To switch from the standby mode to the active mode, the voltage generator 302 switches the controlling biases imposed on the upper wire 306 and the footer wire 310. This time the voltage generator 302 applies a controlling bias lower than VSS to the gate of the PMOS transistor 304 through the upper wire 306. Similarly, the voltage generator 302 applies a controlling bias greater than VDD to the gate the NMOS transistor 308 through the footer wire 310. The combining effect completely turns on both transistors 304 and 308, with the functional circuit module 312 taking a full swing of VDD and VSS. As such, the functional circuit module 312 can operate at a faster speed as opposed to an integrated circuit, in which the controlling biases are within the range between VDD and VSS.

The voltage generator 302 may include a charge pump or a voltage booster. An example of a charge pump could be a generator that uses capacitors instead of inductors to store and transfer energy. Voltage boosters are different than charge pumps in that they boost the voltage once it has reached a certain level. For example, it is required to have 5 volts to drive a device, but a power supply only applies about 3 volts. A voltage booster may then be used to increase the voltage level to 5 volts.

This invention proposes a novel design in order to reduce the leakage current in high-speed, low-power integrated circuits. One advantage of the proposed integrated circuit design is the saved fabrication costs. The proposed integrated circuit does not require devices of various threshold voltages. Thus, all of the devices, including those in the functional circuit module and the power supply switch module, can be made with the same set of masks and in the same series of processing steps. Another advantage of the proposed integrated circuit is its relatively fast operation speed. No body bias modulation scheme is used, so that no time delay due to switching the body between various voltage levels is involved. Moreover, since the controlling bias is outside the voltage range between VDD and VSS, the power supply switch module can be more fully turned on. This also helps to improve the operation speed of the functional circuit module.

It is noteworthy that while the embodiment as illustrated in FIG. 3 includes two transistors 304 and 308, the disclosed invention can be embodied by one transistor coupled between a power supply and the functional circuit module 312. The controlling bias applied on the gate of that transistor is outside the voltage range between VDD and VSS. Depending on the type of the transistor chosen, a bias higher than VDD or lower than VSS can be used to full set the functional circuit module in the active mode or standby mode.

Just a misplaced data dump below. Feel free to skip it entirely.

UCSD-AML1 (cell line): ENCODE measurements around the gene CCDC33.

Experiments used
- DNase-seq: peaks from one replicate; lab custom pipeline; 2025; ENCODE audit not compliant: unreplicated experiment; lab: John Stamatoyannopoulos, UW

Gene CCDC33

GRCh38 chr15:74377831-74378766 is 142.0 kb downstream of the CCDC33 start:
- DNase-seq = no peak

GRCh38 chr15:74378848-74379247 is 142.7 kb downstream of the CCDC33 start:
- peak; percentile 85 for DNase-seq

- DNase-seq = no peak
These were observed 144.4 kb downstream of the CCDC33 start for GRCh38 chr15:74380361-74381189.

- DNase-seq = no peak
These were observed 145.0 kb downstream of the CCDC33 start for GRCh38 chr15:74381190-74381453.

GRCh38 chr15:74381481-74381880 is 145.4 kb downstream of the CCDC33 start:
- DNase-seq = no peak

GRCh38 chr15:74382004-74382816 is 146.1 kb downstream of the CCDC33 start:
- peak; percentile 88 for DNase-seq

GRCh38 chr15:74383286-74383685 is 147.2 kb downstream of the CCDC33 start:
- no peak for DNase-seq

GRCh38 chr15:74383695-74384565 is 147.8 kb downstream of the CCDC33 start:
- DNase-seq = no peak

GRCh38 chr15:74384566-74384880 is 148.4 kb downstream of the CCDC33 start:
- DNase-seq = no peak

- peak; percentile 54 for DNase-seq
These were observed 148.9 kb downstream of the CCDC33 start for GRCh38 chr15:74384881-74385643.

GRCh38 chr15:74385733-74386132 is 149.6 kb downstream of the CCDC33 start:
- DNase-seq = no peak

The above illustration provides many different embodiments or embodiments for implementing different features of the invention. Specific embodiments of components and processes are described to help clarify the invention. These are, of course, merely embodiments and are not intended to limit the invention from that described in the claims.

Although the invention is illustrated and described herein as embodied in one or more specific examples, it is nevertheless not intended to be limited to the details shown, since various modifications and structural changes may be made therein without departing from the spirit of the invention and within the scope and range of equivalents of the claims. Accordingly, it is appropriate that the appended claims be construed broadly and in a manner consistent with the scope of the invention, as set forth in the following claims.

Claims (13)

1. An integrated circuit comprising:
a functional circuit module operating at a voltage range between a first voltage level and a second voltage level lower than the first voltage level;
a plurality of power supply switch modules, each coupled between the functional circuit module and a corresponding power supply, controlled by a corresponding controlling bias outside the voltage range between the first and second voltage levels for more fully turning on and off the power supply switch module than biases that are within the range between the first and second voltage levels do; and
a single voltage generator that provides a first controlling bias to one of the power supply modules and a second controlling bias to another of the power supply modules when the functional circuit module is in active mode and switches the first and second controlling biases when the functional circuit module is in standby mode, the first controlling bias differing from the second controlling bias.
2. The integrated circuit of claim 1 wherein the power supply switch module comprises a PMOS transistor coupled between the functional circuit module and a first power supply of the first voltage level.
3. The integrated circuit of claim 2 wherein the PMOS transistor is turned on by the controlling bias that is lower than the second voltage level, when the functional circuit module is in an active mode.
4. The integrated circuit of claim 2 wherein the PMOS transistor is turned off by the controlling bias that is higher than the first voltage level, when the functional circuit module is in a standby mode.
5. The integrated circuit of claim 1 wherein the power supply switch module comprises an NMOS transistor coupled between the functional circuit module and a second power supply of the second voltage level.
6. The integrated circuit of claim 5 wherein the NMOS transistor is turned on by the controlling bias that is higher than the first voltage level, when the functional circuit module is in an active mode.
7. The integrated circuit of claim 5 wherein the NMOS transistor is turned off by the controlling bias that is lower than the second voltage level, when the functional circuit module is in a standby mode.